Final French Fling

Judy and Stephan (Sharon’s parents) were coming for mid morning brunch today. They had been staying at their cabin in a forest somewhere high up a hill…I’m sure I could get lost there too if I tried!

I wanted to contribute something to the brunch so had this great idea. Genuine French croissants.

Yes I know I am in Switzerland but France is not very far away. Ben was not sure if they would be open, being Sunday but I wanted to ride anyway.

The roads were ever so quiet. I do like riding earlier before people with cars get out and about.

Leaving Therwil I headed to the border and onto Leyman..,no bakery, but just out of the village, on my way to Rodersdorf, I took these nice rural scenes and another reminding us how fast they can drive here on open roads.



I rode through a series of sleepy villages including Biederthal, Wolschwiller, Lutter and Raedersdorf. No bakeries but nice scenery.

I liked this church with the ominous sky.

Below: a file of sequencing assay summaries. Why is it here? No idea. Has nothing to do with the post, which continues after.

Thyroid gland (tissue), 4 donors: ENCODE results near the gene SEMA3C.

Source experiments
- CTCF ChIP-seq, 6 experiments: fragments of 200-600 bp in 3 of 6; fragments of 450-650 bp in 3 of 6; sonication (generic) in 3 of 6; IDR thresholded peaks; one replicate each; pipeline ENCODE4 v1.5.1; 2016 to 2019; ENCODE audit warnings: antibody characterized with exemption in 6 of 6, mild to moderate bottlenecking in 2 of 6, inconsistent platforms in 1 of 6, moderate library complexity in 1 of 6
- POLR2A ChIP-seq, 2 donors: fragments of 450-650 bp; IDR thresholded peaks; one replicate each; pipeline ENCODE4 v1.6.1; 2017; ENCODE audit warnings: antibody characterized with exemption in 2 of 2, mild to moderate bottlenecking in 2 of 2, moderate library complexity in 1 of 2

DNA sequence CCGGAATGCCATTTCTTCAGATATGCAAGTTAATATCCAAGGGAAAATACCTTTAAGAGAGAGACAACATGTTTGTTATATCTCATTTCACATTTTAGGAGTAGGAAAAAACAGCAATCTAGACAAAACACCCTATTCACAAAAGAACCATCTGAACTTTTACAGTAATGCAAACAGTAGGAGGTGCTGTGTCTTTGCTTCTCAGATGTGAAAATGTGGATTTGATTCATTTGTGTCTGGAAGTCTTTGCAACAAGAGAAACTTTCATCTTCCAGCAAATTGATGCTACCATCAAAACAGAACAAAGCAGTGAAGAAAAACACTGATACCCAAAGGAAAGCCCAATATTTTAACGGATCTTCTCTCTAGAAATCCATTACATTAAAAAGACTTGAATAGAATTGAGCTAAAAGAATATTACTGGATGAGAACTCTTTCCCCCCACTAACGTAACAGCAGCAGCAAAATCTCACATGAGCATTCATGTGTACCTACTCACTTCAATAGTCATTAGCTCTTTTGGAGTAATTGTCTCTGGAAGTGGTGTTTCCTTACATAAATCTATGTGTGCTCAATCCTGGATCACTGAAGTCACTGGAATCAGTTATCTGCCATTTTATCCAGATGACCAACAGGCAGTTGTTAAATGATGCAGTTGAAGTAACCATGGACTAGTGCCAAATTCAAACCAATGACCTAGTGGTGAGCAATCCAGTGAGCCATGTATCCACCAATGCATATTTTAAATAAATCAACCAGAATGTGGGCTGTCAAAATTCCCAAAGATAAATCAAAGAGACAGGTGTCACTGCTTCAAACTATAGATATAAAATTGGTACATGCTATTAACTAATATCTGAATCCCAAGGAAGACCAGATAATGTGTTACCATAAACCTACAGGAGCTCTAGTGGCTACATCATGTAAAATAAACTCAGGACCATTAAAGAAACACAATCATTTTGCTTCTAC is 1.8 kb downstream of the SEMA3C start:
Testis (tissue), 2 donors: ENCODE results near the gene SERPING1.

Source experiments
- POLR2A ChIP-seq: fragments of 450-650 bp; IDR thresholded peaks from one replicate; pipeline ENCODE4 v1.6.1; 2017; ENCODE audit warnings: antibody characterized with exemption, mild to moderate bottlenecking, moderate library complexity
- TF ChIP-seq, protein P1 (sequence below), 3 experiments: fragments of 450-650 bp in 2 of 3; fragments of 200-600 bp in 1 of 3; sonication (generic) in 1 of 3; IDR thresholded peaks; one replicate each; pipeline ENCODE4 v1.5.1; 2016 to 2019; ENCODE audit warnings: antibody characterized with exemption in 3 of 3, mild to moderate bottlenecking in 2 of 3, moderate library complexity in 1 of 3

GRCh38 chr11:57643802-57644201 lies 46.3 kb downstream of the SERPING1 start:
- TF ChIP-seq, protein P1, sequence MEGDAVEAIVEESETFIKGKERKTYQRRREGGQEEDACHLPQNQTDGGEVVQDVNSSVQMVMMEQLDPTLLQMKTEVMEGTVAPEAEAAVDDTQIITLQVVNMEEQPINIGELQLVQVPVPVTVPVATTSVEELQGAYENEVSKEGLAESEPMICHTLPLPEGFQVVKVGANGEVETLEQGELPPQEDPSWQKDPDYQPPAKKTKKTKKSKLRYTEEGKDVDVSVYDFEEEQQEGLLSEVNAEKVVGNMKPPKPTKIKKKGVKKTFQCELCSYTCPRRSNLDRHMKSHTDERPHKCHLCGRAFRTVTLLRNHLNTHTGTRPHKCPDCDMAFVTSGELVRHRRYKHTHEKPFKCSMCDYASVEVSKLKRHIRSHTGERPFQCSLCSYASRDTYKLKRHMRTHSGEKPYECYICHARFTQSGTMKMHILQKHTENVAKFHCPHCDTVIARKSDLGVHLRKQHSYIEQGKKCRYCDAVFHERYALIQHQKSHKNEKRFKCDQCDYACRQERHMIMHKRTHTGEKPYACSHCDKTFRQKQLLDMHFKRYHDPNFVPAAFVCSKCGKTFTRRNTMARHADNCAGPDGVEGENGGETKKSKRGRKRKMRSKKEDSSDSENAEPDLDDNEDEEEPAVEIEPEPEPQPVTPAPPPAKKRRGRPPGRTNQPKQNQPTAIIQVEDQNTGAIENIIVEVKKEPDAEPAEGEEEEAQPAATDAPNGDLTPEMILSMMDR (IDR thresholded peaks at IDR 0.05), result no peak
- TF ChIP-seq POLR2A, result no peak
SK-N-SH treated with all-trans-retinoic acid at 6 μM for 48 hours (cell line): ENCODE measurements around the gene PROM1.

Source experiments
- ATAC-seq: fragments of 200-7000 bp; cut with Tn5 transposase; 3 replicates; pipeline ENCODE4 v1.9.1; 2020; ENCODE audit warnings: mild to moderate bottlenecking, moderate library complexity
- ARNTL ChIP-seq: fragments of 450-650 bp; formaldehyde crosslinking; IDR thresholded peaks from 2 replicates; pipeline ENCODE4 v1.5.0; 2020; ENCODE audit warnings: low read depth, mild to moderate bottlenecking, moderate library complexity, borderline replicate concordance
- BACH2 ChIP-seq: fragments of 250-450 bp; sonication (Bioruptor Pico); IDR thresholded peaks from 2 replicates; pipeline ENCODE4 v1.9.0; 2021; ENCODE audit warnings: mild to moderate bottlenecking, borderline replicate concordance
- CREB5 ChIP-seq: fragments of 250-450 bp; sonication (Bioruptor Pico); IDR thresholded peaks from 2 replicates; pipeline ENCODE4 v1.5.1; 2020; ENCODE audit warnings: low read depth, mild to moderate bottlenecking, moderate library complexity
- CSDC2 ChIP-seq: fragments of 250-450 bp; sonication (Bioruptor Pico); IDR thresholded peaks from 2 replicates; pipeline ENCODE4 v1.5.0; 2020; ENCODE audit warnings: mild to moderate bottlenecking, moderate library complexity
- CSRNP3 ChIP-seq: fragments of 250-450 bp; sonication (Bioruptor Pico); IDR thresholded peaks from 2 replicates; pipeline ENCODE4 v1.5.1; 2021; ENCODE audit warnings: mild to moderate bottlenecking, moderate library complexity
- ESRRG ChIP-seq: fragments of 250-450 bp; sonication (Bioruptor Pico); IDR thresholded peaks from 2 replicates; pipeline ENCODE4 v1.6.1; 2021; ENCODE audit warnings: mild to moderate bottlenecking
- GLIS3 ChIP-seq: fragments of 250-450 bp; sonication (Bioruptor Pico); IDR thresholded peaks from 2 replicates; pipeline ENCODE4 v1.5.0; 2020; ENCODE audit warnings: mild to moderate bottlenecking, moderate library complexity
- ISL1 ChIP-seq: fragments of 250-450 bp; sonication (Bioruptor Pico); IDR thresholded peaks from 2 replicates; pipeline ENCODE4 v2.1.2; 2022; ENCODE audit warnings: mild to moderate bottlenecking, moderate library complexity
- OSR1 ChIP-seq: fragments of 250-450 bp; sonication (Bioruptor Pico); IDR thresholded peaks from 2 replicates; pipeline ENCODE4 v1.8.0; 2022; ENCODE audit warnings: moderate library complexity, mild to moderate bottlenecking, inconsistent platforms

No man bathing here, but the cat was enjoying it. After this car, I saw many. I suspect there are many wild cats in this area.


Looking back up the hill to an older chateaux.


More forest, nice and cooling. Actually the temperature was great. Being so early it was about 19 degrees Celsius.



Freddy made it onto the side of this structure.


Then this was adjacent…TNT…it’s dynamite! Made me think of the AC/DC song I often train to.


This bee hive was in a village. Great to see and surely this is something we could do in Tasmania with local communities getting  behind it.


Another sleepy village ahead. I climbed around and then over the hill.